Is a prion ...

Karl Roberts kr1 at PGSTUMAIL.PG.CC.MD.US
Thu May 15 14:26:21 EST 1997

Thank you David.  Just what I wanted to hear.

On 15 May 1997, Enigl wrote:

> In article <337A5809.6298D92E at utoronto.ca>, Martin Jugenburg
> <martin.jugenburg at utoronto.ca> writes:
> >
> >Prion is a regular brain protein that just happens to be modified
> >(glycosylated) in a unique manner. 
> I've seen this error before.  It's time I said something to correct the
> misconception, i.e. the _incorrect_ use of the word prion.  A prion is the
> _abnormal_ form (PrPsc) NOT the normal form of the glycoprotein PrPc.  A
> prion should not be confused with a "regular" brain protein PrPc.  The
> prion is a lethal, pathological, infectious agent, protein.  
> Theory:  A prion post-translationally combines with the normal protein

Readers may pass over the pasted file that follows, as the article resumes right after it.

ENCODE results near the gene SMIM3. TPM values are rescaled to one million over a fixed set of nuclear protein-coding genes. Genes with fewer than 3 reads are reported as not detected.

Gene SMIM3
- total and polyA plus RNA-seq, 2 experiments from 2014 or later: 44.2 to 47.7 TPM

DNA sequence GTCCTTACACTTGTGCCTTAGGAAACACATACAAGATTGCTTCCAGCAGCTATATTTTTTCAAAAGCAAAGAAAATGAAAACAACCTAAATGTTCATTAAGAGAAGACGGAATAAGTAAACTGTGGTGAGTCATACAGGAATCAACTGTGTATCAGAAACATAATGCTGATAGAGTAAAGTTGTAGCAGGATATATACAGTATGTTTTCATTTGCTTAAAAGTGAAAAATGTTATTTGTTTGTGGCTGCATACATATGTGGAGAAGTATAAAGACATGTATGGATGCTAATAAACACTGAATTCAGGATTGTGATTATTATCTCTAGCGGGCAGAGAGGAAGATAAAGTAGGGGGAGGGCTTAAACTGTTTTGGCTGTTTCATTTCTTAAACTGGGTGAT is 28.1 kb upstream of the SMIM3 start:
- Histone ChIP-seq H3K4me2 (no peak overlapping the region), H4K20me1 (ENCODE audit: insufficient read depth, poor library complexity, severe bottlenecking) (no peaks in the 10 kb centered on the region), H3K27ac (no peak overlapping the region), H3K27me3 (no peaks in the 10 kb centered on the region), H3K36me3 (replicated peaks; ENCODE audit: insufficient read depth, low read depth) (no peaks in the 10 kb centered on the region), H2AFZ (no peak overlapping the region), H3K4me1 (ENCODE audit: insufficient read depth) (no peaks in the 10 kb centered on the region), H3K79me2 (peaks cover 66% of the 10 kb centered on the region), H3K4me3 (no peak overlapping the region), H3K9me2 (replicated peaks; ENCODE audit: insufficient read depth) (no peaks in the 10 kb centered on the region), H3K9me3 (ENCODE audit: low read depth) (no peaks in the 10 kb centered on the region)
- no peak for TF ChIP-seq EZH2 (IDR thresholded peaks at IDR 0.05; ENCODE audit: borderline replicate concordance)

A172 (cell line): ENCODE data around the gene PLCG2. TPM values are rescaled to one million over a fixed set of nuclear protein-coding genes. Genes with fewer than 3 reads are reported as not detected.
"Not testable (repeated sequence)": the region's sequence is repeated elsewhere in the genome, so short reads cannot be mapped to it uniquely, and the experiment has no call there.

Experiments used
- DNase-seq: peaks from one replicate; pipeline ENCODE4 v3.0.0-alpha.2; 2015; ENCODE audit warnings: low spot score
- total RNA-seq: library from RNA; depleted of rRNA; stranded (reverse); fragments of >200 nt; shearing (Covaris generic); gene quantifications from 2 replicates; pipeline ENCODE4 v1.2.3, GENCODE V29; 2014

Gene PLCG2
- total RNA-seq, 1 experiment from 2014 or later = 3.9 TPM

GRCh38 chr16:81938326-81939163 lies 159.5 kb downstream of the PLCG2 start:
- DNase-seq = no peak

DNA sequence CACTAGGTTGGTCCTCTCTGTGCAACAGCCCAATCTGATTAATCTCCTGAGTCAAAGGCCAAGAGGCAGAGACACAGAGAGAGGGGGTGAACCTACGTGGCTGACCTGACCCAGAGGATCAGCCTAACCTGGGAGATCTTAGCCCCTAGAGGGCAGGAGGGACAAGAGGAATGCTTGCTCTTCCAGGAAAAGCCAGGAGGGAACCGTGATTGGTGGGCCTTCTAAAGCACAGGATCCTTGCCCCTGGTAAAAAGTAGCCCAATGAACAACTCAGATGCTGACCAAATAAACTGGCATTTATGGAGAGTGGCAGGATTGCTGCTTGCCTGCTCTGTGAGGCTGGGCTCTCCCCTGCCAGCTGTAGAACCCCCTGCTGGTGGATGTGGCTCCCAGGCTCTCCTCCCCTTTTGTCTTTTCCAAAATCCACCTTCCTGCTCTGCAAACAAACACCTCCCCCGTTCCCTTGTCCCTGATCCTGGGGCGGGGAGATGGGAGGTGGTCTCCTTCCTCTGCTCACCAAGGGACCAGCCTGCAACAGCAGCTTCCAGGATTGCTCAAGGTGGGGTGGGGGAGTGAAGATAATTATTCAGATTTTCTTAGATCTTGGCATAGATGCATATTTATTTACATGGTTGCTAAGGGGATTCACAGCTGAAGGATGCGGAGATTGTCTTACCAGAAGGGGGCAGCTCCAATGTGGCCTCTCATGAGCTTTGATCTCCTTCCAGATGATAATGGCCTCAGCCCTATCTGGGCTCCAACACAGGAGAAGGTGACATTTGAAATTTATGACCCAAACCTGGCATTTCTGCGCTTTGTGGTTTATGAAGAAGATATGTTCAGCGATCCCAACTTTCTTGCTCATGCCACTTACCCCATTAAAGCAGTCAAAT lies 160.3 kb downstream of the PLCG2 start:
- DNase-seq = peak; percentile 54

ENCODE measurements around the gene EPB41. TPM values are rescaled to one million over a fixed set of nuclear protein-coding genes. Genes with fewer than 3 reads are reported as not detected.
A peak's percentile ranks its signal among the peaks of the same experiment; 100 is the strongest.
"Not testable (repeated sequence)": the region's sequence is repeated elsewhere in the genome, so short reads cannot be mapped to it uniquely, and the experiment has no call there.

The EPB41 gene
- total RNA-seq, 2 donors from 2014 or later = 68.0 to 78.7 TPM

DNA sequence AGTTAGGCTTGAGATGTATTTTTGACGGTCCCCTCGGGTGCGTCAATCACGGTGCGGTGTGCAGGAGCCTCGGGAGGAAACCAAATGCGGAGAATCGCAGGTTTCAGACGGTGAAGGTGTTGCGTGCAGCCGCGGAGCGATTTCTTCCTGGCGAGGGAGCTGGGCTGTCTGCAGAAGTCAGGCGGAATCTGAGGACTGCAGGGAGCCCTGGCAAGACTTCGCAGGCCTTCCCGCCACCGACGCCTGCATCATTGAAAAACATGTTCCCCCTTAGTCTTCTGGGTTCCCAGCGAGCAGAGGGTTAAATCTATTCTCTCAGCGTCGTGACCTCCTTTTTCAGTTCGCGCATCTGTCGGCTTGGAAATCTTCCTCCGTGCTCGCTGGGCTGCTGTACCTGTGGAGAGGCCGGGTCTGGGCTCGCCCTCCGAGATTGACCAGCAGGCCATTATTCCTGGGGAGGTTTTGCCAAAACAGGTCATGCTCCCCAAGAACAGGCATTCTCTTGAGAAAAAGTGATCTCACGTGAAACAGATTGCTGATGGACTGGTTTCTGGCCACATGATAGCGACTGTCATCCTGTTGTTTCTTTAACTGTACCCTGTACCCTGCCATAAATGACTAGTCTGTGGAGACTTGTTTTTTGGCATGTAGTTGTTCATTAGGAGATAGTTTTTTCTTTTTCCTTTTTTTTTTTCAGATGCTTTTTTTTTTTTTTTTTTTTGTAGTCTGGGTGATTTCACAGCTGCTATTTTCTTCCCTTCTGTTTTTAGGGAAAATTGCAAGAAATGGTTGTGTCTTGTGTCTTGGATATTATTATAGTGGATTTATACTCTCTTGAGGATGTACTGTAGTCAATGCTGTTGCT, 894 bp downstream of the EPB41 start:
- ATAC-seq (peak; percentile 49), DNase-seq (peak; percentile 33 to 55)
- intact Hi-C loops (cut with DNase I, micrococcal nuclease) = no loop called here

> PrPc to form a heterodimer (PrPc/PrPsc) then to a homodimer (PrPsc/PrPsc).
>  The gene for the normal protein is on chromosome 20.  The toxic form is
> made before PrPc is sialyated within the Golgi apparatus and before entry
> into lysosomes.  PrPsc accumulated in the vacuoles and secondary lysosomes
> leading to cell death (highest concentration in the neurons).  
> The function of the normal ( _NON-prion_ ) PrPc is unknown.  
> Davin
> Davin C. Enigl, MEAS (Master of Environmental Arts and Sciences), S.P.
> President-Microbiologist
> Microbiology Consulting,  Hazard Analysis and
> Critical Control Points (HACCP), CGMP, and Validations
> for the Food, Cosmetic, Nutritional  Supplement, and Pharmaceutical
> Industry
> enigl at aol.com
> http://members.aol.com/enigl/index.html
> May 15, 1997
> 8:05 am PACIFIC

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